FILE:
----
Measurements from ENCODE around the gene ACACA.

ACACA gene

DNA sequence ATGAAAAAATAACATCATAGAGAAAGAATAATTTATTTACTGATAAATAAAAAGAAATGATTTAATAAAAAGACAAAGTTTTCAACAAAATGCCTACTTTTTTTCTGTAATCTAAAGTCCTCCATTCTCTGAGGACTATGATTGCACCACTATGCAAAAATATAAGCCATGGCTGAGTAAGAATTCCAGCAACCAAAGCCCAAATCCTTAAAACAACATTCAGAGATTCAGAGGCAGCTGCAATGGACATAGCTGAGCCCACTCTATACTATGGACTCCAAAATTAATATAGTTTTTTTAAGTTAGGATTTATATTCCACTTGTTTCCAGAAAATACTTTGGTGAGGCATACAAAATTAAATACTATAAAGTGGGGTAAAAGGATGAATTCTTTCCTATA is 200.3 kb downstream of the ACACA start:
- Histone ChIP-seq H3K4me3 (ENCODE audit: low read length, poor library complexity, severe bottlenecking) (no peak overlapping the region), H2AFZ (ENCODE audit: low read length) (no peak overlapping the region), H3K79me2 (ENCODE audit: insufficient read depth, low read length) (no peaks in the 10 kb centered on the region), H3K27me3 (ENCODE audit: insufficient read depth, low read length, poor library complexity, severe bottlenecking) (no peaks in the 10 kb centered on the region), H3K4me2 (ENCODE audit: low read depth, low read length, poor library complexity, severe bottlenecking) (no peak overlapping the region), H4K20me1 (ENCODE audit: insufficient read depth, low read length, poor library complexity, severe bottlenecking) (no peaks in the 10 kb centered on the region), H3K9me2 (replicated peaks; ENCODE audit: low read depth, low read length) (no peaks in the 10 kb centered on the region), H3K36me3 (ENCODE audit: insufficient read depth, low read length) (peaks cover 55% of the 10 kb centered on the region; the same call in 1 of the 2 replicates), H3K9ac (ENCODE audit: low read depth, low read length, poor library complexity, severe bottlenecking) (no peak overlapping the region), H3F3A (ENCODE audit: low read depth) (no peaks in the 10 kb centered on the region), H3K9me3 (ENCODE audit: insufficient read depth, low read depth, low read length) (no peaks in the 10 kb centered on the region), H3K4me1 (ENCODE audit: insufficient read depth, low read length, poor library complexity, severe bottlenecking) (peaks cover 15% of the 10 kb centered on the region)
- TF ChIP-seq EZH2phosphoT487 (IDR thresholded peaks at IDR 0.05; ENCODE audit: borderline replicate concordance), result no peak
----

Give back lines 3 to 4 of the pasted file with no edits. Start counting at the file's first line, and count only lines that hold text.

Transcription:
DNA sequence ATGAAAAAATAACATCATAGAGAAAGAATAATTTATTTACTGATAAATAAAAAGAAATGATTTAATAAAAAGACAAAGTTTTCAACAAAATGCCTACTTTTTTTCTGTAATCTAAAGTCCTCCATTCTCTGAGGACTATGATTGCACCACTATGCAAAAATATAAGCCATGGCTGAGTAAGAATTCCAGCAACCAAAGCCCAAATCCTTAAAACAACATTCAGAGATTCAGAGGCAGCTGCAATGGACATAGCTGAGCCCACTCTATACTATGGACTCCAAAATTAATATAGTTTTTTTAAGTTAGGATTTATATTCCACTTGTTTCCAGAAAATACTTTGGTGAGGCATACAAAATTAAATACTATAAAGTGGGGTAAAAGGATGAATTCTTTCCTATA is 200.3 kb downstream of the ACACA start:
- Histone ChIP-seq H3K4me3 (ENCODE audit: low read length, poor library complexity, severe bottlenecking) (no peak overlapping the region), H2AFZ (ENCODE audit: low read length) (no peak overlapping the region), H3K79me2 (ENCODE audit: insufficient read depth, low read length) (no peaks in the 10 kb centered on the region), H3K27me3 (ENCODE audit: insufficient read depth, low read length, poor library complexity, severe bottlenecking) (no peaks in the 10 kb centered on the region), H3K4me2 (ENCODE audit: low read depth, low read length, poor library complexity, severe bottlenecking) (no peak overlapping the region), H4K20me1 (ENCODE audit: insufficient read depth, low read length, poor library complexity, severe bottlenecking) (no peaks in the 10 kb centered on the region), H3K9me2 (replicated peaks; ENCODE audit: low read depth, low read length) (no peaks in the 10 kb centered on the region), H3K36me3 (ENCODE audit: insufficient read depth, low read length) (peaks cover 55% of the 10 kb centered on the region; the same call in 1 of the 2 replicates), H3K9ac (ENCODE audit: low read depth, low read length, poor library complexity, severe bottlenecking) (no peak overlapping the region), H3F3A (ENCODE audit: low read depth) (no peaks in the 10 kb centered on the region), H3K9me3 (ENCODE audit: insufficient read depth, low read depth, low read length) (no peaks in the 10 kb centered on the region), H3K4me1 (ENCODE audit: insufficient read depth, low read length, poor library complexity, severe bottlenecking) (peaks cover 15% of the 10 kb centered on the region)